Aomori, Food, Osore-zan, Zen Izakaya in Mutsu

My tasty sashimi

Aomori, Food, Osore-zan, Zen Izakaya in Mutsu

The larger of the two shops, which was closed

Aomori, Food, Osore-zan, Zen Izakaya in Mutsu

Some of the bottles on the counter

Aomori, Food, Osore-zan, Zen Izakaya in Mutsu

The compact interior

Aomori, Food, Osore-zan, Zen Izakaya in Mutsu

My first fruity cocktail

Aomori, Food, Osore-zan, Zen Izakaya in Mutsu

The counter with most of its bottles

Early starts and busy days make for hungry people. After crossing the Shimokita Hanto by bus then arriving in Mutsu at 7:30am, seeing the sacred mountain of Osore-zan, then shopping in the town, I was ready for a good dinner. The friendly owner of a local surf shop recommended an izakaya called Zen, and gave me a booklet with a map and some discount coupons; the recommendation was seconded by the staff at my hotel, so that's where I went, and I was glad I did.

The larger of Zen's two establishments was closed, so I took myself to the smaller one, on a dinky little covered arcade off a lively street in the town's compact nightlife district. When I say 'smaller', it really is small, with room for just five seats at the short counter, and a single table; but the atmosphere is cosy and fun, and the effect is that you have little choice but to mingle with the other customers, so I soon found myself chatting away with the friendly woman behind the counter and a couple of equally friendly locals.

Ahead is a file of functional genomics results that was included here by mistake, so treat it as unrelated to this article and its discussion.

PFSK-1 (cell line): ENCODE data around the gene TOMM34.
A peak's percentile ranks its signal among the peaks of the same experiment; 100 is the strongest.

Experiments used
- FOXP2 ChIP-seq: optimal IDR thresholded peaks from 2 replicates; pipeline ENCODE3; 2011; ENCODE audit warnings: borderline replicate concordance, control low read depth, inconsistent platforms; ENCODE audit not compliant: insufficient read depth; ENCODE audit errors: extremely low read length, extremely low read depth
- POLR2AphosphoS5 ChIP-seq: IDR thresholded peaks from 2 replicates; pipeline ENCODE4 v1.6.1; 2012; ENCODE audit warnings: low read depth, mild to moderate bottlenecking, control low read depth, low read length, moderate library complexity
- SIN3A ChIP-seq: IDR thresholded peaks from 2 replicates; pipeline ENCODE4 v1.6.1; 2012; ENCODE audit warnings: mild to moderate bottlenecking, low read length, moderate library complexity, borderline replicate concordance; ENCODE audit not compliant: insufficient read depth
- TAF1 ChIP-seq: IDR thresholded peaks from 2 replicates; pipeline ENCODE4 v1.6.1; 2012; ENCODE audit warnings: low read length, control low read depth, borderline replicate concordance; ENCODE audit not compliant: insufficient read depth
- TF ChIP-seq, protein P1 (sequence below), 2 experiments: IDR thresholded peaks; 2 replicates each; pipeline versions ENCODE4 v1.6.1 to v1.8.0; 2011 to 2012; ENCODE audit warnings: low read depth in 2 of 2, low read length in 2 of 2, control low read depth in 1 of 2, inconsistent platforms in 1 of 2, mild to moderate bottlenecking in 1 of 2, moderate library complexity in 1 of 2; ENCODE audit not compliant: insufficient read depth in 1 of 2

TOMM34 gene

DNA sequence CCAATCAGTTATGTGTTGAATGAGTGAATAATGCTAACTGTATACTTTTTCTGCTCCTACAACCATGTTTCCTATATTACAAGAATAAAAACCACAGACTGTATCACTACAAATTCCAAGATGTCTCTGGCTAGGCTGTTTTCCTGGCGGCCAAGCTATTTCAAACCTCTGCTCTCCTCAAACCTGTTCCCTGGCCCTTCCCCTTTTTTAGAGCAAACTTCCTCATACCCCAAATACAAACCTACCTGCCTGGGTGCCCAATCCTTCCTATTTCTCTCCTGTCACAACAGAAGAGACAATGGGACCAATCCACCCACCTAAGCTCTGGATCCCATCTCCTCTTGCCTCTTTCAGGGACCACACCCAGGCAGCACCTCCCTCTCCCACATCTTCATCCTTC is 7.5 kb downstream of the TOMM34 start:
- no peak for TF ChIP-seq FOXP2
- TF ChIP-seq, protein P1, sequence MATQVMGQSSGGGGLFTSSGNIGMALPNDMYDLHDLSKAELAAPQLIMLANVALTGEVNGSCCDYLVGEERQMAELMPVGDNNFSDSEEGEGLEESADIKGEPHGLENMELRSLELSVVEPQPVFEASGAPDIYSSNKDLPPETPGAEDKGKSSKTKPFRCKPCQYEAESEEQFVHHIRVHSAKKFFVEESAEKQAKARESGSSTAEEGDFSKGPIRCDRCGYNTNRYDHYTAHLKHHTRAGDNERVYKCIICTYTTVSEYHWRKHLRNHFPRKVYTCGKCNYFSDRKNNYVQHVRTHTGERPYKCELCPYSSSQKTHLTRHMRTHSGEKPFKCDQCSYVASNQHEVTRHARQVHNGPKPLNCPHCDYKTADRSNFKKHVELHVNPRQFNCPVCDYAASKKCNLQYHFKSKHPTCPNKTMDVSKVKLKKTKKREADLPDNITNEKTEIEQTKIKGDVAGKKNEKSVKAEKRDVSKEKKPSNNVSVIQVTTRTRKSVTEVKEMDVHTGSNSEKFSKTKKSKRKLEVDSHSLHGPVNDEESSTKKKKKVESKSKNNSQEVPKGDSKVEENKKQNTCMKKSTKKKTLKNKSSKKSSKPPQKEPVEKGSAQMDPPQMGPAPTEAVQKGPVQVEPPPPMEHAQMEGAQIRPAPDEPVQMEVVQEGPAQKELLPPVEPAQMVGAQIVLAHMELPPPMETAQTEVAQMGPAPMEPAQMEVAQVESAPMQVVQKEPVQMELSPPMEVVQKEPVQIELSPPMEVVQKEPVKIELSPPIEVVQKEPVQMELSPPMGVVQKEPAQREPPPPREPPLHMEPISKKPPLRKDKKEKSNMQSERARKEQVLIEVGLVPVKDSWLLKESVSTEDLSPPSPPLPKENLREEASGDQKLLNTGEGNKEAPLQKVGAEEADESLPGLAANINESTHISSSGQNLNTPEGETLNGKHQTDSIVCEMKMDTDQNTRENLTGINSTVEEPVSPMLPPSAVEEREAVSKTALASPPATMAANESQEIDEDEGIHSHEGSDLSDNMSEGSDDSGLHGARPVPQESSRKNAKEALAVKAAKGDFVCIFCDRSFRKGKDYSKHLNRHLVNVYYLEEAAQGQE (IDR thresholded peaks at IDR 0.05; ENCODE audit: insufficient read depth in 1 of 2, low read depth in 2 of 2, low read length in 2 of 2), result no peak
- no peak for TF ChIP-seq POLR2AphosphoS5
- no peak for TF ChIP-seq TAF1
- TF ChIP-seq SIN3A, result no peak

The menu was handwritten in Japanese and pinned to the wall, with the heading 'Sunday's menu' suggesting that it isn't fixed, but changes depending on what they find at the markets each day. The main feature of the decor seems to be bottles of sake and shochu, lined up along the counter and the walls, as well as a jumble of other prints, posters and menus, a grumpy-looking mounted fish, and a karaoke machine over the end of the counter.

I decided to eat izakaya-style based on what I could understand of the menu with my limited Japanese reading, and had a succession of small dishes rather than one large one. I started with salmon sashimi, thick slices of luscious fish that just melted on my tongue, served on a wooden platter with refreshing ginger and zingy wasabi.

After that came chewy, tasty sticks of fried gobo (burdock root), and after that, fried balls of cheese, crunchy on the outside, creamy on the inside, and all of this I washed down with a couple of fruity cocktails. I was too busy eating and chatting to take notes of the prices, but I remember that it was cheap: I don't think I paid more than ¥2500 for everything.

So it's fun and friendly, with cheap, good food, an example of why asking the locals where they go is always a good idea.


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